All signs points toward steady growth in 2014, as record equity rallies and strong job growth continue to lead a recovery in housing and consumer spending, chief economists from Moody's and UBS said on Tuesday.
UBS' U.S. economist Kevin Cummings said personal spending and consumption levels in the fourth quarter of 2013 could end up better than expected after solid growth in October and November
"You're already starting to see GDP growth," Cumming said on "Squawk Box." "You're already starting to see better data, and it's all because of the labor market. When the labor market starts to pick up we're going to start to see better consumer data."
Moody's Capital Market's Chief Economist John Lonski said the U.S. Federal Reserve's decision to taper its asset purchases by $10 billion last week appeared priced into the financial markets. He said the year-to-date market value of common stock is more than $4 trillion, attributing it to "one heck of a wealth effect." He also expects investment spending and personal income to rebound as well.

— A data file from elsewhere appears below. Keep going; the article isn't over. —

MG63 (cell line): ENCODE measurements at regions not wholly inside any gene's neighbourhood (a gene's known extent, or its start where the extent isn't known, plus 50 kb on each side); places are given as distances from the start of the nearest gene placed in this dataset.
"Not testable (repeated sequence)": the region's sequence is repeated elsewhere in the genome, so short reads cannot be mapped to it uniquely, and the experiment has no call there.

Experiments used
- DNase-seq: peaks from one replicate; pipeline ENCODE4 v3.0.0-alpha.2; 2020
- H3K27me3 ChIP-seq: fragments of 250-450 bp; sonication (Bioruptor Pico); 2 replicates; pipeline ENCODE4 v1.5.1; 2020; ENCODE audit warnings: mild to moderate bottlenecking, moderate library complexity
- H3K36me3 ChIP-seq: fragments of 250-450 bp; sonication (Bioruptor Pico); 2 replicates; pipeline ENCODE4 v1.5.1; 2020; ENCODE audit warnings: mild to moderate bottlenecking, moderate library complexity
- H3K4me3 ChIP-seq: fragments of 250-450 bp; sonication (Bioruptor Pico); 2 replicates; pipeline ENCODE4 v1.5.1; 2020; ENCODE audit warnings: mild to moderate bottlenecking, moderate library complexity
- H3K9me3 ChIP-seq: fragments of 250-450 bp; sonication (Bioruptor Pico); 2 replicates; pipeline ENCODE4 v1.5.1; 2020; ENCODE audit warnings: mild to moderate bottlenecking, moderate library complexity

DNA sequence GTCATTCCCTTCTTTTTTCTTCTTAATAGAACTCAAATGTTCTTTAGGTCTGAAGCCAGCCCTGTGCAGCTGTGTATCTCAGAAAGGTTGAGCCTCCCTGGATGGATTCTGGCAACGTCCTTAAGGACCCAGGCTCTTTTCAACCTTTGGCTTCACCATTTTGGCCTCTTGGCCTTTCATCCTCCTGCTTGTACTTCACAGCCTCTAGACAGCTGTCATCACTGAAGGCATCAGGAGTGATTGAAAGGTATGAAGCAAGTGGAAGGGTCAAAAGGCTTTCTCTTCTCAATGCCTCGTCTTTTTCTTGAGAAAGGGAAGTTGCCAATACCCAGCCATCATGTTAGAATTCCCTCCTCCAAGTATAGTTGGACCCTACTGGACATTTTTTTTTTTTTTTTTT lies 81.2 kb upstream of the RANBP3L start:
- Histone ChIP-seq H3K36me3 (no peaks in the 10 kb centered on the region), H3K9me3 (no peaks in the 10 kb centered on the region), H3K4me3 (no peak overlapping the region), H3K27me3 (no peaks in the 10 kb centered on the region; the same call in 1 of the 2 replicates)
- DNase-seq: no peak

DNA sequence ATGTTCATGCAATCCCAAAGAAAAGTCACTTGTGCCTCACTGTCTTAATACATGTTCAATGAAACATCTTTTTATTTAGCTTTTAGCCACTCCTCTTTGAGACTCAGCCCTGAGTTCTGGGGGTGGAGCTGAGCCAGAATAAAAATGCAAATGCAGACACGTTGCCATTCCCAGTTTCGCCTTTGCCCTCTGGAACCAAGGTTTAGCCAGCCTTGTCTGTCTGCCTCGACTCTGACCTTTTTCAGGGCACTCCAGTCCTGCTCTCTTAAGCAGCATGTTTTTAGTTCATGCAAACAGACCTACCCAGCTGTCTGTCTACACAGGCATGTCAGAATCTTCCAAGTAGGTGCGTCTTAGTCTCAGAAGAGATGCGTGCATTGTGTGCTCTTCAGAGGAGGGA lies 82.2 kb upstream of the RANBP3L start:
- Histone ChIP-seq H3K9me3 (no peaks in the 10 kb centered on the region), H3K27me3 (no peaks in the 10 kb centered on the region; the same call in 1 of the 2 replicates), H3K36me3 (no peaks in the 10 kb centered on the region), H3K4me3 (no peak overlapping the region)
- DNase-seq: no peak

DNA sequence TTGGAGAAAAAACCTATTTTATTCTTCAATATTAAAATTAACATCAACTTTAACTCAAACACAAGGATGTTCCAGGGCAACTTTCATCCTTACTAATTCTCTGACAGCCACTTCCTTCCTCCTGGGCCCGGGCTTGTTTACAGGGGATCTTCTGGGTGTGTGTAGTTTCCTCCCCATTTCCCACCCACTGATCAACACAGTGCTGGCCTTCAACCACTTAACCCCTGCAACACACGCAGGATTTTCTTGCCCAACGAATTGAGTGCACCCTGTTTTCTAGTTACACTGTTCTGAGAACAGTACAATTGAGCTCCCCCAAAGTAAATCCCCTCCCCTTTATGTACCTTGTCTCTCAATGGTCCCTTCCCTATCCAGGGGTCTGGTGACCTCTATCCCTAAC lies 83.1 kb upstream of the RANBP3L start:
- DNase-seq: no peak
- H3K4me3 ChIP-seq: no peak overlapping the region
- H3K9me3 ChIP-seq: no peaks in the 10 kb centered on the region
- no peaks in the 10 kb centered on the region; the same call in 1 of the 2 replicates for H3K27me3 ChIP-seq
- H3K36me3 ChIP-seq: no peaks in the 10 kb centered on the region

Lonksi said 10-year Treasury bond yields may hit 3.25 percent earlier than expected, and that would cause housing activity to slow down until yields returned to today's ranges.
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"We still have some pent up demand there among consumers for housing and automobiles," Lonksi said. "That still has to be exhausted. I think we'll do better on that front."
Cummings forecasts 3 percent year-over-year GDP growth in the fourth quarter of 2014, while Lonksi stands at 2.6 percent GDP growth next year.
— By CNBC's Jeff Morganteen. Follow him on Twitter at @jmorganteen.